Combined with water and hydrocarbons dihydrogen is nevertheless the most abundant element on earth. Green means to ecologically convert H containers into dihydrogen still remain however challenging. The energetic volume density of dihydrogen is low (10.8 MJ m-3 against 40 MJ m-3 for natural gas) so that storage and transportation appear as bottlenecks for large scale development in transportation for example. Conversion of dihydrogen to electricity in fuel cells presents high electrical efficiency (more than 50% against less than 30% for gas engines), but requires the use of catalysts both for H2 oxidation and O2 reduction. These are mainly based on platinum catalysts, which are highly expensive, weakly available on earth, and non biodegradable. Extensive researches thus aim to decrease the amount of platinum catalysts in fuel cells. Following the discovery of carbon nanotubes (CNTs) [4, 5], their large scale availability opened a new avenue in these three domains. Due to their intrinsic properties, such as high stability, high electrical and thermal conductivities  and high developed surface areas, carbon nanotubes constitute attractive materials, able to enhance the credibility of an hydrogen economy.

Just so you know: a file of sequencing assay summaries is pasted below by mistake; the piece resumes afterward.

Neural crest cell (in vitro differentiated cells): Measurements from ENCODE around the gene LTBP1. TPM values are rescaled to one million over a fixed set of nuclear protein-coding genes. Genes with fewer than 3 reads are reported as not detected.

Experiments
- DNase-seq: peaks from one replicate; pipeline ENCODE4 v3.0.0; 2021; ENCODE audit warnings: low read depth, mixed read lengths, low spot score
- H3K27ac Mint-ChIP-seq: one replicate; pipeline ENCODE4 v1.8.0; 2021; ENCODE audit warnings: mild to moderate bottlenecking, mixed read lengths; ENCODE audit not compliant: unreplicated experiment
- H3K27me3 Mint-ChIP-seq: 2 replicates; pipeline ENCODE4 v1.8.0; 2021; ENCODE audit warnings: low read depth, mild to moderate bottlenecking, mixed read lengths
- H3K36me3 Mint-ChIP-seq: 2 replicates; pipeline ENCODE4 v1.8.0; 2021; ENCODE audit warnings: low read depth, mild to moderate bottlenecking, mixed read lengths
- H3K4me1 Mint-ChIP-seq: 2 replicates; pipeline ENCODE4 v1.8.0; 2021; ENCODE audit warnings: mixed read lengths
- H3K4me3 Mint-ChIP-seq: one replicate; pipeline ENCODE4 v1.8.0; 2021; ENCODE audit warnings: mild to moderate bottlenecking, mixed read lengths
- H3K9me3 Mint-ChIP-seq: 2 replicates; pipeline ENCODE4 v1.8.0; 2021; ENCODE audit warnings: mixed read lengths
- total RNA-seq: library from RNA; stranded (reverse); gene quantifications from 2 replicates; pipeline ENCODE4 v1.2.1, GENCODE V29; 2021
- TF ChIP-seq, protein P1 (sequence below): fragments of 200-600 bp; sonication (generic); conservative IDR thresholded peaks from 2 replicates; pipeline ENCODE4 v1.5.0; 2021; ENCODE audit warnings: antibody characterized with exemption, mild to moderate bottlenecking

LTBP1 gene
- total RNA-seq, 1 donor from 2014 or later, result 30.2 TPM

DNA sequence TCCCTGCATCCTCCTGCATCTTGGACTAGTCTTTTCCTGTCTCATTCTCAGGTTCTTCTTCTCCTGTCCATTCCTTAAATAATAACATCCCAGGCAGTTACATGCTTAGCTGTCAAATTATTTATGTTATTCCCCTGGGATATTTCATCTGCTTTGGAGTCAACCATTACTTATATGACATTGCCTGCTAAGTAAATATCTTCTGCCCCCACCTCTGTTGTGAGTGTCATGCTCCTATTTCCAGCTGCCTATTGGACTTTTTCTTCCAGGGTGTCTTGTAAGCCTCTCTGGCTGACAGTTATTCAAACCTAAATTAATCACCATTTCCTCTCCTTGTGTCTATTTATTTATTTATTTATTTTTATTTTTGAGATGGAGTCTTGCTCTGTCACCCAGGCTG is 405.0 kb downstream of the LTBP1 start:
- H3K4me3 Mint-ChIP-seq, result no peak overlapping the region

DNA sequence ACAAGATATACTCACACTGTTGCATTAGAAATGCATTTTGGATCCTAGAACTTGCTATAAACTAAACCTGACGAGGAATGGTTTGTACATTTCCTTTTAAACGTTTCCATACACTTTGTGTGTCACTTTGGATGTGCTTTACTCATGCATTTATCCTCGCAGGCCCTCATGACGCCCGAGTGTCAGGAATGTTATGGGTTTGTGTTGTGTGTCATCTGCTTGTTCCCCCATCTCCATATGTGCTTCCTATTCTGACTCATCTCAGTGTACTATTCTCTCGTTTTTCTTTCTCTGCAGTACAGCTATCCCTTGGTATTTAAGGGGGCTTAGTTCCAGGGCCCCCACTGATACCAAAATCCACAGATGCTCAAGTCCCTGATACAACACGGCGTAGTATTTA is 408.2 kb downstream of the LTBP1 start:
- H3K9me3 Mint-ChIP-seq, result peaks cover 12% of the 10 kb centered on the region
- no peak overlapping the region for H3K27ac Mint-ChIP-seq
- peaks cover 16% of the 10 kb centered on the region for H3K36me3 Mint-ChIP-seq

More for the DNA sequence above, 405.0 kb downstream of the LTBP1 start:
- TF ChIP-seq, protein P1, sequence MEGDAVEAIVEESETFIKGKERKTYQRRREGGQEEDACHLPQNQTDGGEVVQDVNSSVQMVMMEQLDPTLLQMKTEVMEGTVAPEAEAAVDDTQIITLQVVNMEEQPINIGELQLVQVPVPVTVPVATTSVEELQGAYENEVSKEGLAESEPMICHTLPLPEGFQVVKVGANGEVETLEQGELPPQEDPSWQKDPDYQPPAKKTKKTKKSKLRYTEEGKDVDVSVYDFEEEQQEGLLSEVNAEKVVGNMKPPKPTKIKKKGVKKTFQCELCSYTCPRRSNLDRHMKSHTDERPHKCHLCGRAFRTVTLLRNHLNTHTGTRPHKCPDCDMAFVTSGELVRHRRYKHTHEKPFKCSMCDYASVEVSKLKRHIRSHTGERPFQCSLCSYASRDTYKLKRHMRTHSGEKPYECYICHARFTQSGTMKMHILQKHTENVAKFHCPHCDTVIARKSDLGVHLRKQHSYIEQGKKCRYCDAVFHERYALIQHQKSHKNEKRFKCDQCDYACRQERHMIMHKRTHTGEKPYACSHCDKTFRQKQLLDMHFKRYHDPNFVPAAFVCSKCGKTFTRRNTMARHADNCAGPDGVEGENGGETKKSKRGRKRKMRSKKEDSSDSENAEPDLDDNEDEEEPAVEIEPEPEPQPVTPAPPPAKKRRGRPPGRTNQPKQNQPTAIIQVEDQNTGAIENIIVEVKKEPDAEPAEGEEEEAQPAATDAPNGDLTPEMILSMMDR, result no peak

Besides, platinum catalysts are inhibited by very low amount of CO and S (0.1% of CO is sufficient to decrease one hundred fold the catalytic activity of Pt in ten minutes!), thus requiring strong steps of H2 purification . They are not specific to either O2 or H2 catalysis, thus requiring the use of a membrane to separate the anodic and cathodic compartments. Nafion® perfluoronated membrane is currently the only really performing polymer , increasing its cost. Replacement of platinum-based catalysts is thus highly needed. In that way, a new concept appeared less than five years ago, when looking at the pathways microorganisms use for the production of ATP, their own energetic source [9, 10]. As an example, the hyperthermophilic, microaerophilic bacterium